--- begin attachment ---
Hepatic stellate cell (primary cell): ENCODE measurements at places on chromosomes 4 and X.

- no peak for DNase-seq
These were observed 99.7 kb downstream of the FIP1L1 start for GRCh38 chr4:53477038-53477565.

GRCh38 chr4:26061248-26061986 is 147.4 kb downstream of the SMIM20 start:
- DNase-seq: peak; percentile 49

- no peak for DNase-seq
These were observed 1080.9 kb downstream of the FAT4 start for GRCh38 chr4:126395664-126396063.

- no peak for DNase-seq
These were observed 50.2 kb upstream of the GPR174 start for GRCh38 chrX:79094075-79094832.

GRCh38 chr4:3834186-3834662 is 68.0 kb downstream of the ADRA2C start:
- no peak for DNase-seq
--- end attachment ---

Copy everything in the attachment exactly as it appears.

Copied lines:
Hepatic stellate cell (primary cell): ENCODE measurements at places on chromosomes 4 and X.

- no peak for DNase-seq
These were observed 99.7 kb downstream of the FIP1L1 start for GRCh38 chr4:53477038-53477565.

GRCh38 chr4:26061248-26061986 is 147.4 kb downstream of the SMIM20 start:
- DNase-seq: peak; percentile 49

- no peak for DNase-seq
These were observed 1080.9 kb downstream of the FAT4 start for GRCh38 chr4:126395664-126396063.

- no peak for DNase-seq
These were observed 50.2 kb upstream of the GPR174 start for GRCh38 chrX:79094075-79094832.

GRCh38 chr4:3834186-3834662 is 68.0 kb downstream of the ADRA2C start:
- no peak for DNase-seq